Start small and add areas to it as you become more confident and experienced. When you look out of a window and see your garden and the admiring looks it gets from friends and family you will fully appreciate how worthwhile a thing it was to do. A calm stress free haven where you live to relax and enjoy.
We have put together the ULTIMATE package for creating a Japanese garden including a free design book, a classic lecture on types of Japanese gardens and some of their history, 4 audio interviews with experts in the fields of design, Acers / Maples and even Japanese garden photography, A before and after project for you to follow, a Report on Plants, shrubs and Trees in Japanese gardens and an ACTION PLAN to guide you through the process of planning, building and completing your project.
You will love the ingredients and the price – at a special discount for visitors to our website and Facebook page – Creating Japanese Gardens.
Get started today by CLICKING HERE.
Thanks for reading my Japanese Gardens Blog once again.
Water sources in Japanese gardens should appear as natural as possible and blend in with the surroundings. Riverbeds, streams, ponds and larger areas of water are common.
A pond for example has to be natural in shape – if you have a rectangular Koi pond then this would appear out of place in a Japanese garden landscape. Koi and Koi ponds is a very important section of certain types of Japanese gardens.
Fountains do not exists in Japanese gardens, waterfalls yes, but fountains no. They are man made and not ‘natural’ in appearance. Don’t get me wrong I am not ‘fountainist’ it’s just with Japanese gardens there are certain rules that have to be observed. If you really wanted a fountain in a Japanese garden, it’s not a heinous crime but your garden would not be wholly authentic!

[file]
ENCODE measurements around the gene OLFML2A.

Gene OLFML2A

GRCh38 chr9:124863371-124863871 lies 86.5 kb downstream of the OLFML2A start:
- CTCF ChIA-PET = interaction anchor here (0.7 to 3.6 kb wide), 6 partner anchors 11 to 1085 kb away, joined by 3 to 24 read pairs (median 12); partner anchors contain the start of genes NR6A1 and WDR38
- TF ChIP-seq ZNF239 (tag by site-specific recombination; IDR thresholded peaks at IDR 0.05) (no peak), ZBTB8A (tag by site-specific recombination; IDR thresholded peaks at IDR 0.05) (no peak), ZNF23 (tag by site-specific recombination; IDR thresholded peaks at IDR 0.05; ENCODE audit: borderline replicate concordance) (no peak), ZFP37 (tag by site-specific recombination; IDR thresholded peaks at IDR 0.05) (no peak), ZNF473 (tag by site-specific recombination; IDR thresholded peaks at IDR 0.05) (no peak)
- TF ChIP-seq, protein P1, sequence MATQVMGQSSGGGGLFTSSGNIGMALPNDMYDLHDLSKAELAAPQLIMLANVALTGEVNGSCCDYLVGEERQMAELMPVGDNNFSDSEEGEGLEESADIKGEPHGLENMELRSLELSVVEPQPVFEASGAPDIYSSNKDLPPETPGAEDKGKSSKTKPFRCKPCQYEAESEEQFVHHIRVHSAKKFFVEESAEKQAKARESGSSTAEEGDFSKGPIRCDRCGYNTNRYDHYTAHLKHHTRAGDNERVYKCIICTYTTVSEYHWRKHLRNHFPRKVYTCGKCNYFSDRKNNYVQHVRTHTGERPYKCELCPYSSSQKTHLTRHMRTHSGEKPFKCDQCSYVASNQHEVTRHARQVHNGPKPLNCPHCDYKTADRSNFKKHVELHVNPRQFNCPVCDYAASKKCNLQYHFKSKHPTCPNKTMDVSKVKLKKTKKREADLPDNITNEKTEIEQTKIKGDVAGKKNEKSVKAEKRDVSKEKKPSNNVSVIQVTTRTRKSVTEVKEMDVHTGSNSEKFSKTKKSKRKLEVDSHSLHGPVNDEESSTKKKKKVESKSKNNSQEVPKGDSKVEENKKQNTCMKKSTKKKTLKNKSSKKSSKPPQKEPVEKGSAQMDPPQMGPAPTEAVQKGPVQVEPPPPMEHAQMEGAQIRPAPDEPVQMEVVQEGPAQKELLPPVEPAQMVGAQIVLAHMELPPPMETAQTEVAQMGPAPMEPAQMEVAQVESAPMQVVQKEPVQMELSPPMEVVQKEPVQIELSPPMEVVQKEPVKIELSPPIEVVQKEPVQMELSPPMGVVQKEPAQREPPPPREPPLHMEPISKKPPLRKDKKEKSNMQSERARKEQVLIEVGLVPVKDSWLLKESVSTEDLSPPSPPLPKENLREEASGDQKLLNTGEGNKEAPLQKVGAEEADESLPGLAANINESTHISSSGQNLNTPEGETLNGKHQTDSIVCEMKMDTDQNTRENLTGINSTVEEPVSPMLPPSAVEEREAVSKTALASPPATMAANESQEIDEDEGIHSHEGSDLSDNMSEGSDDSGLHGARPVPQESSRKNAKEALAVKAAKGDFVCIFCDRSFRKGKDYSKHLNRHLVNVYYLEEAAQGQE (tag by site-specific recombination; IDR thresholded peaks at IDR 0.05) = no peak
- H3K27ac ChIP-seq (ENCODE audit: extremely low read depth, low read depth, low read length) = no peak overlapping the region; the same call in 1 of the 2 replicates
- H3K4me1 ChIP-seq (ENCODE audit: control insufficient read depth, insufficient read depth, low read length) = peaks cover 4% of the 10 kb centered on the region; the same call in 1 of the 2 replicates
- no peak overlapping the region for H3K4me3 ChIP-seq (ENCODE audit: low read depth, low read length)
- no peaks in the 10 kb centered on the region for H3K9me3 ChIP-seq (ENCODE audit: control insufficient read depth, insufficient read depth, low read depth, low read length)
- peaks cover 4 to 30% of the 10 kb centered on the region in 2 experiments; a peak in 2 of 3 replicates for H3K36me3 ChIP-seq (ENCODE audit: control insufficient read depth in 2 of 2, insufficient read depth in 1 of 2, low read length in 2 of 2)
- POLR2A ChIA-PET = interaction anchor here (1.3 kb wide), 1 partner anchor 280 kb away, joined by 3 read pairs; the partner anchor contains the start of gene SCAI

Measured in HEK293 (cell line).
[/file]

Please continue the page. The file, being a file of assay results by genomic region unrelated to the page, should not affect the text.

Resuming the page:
Streams– nearly always man-made are a big part of Japanese gardening, they often are built with curves giving them a more natural appearance. The positioning of lanterns is more often than not by streams or ponds within a garden. This represents the female and the male elements of ‘water’ and ‘fire’.
This concept is known in Japanese tradition as YIN and YANG.
Dry water is also very common in Japanese gardens, and they are equally eye catching too.’Dry’ gardens are sometimes referred to as Japanese Rock Gardens but their real name is Karesansui.
Sand and gravel are the principle ingredients and depict ‘wet’ water within an often miniature landscape making this type of garden ideal for indoors and outdoors. Everybody finds water and water features soothing and de-stressing so why not learn how to have your own – simply, cheaply and effectively. You won’t regret it either I can assure you!
To find out more about water as an element of a Japanese garden and the use of ‘dry’ water ( very useful and effective in smaller spaces) take a look at my book – it’s a compendium of everything you need to know about these beautiful gardens and will show you exactly how to have your own STUNNING Japanese garden space at home can be found at http://www.turnyourgardenjapanese.com/book.
Grab your copy by CLICKING HERE it’s perfect for anyone keen on making a Japanese garden.
It has everything you need to get creating a Japanese garden easily and simply explained with plans, video’s and specific projects for Japanese gardens and Zen gardens ( Dry gardens featuring sand, gravel , stones and rocks)
David M Cobb is the world’s foremost photgrapher of Japanese gardens. It’s what he does and he’s very famous for it.
If you haven’t experienced David’s unique talent then take a look at this BLOG entry – he has been out and about photographing a Japanese garden in Spring – one of the most magical times of the year to do so. Enjoy!
Hear Our interview with David HERE
David’s images will hopefully inspire you to think about having your own Japanese garden in a small space! It’s a lot easier than you may think and our free book ’11 Simple Ways To Turn Your Garden Japanese’ will show you exactly how and give you lots of inspiration too!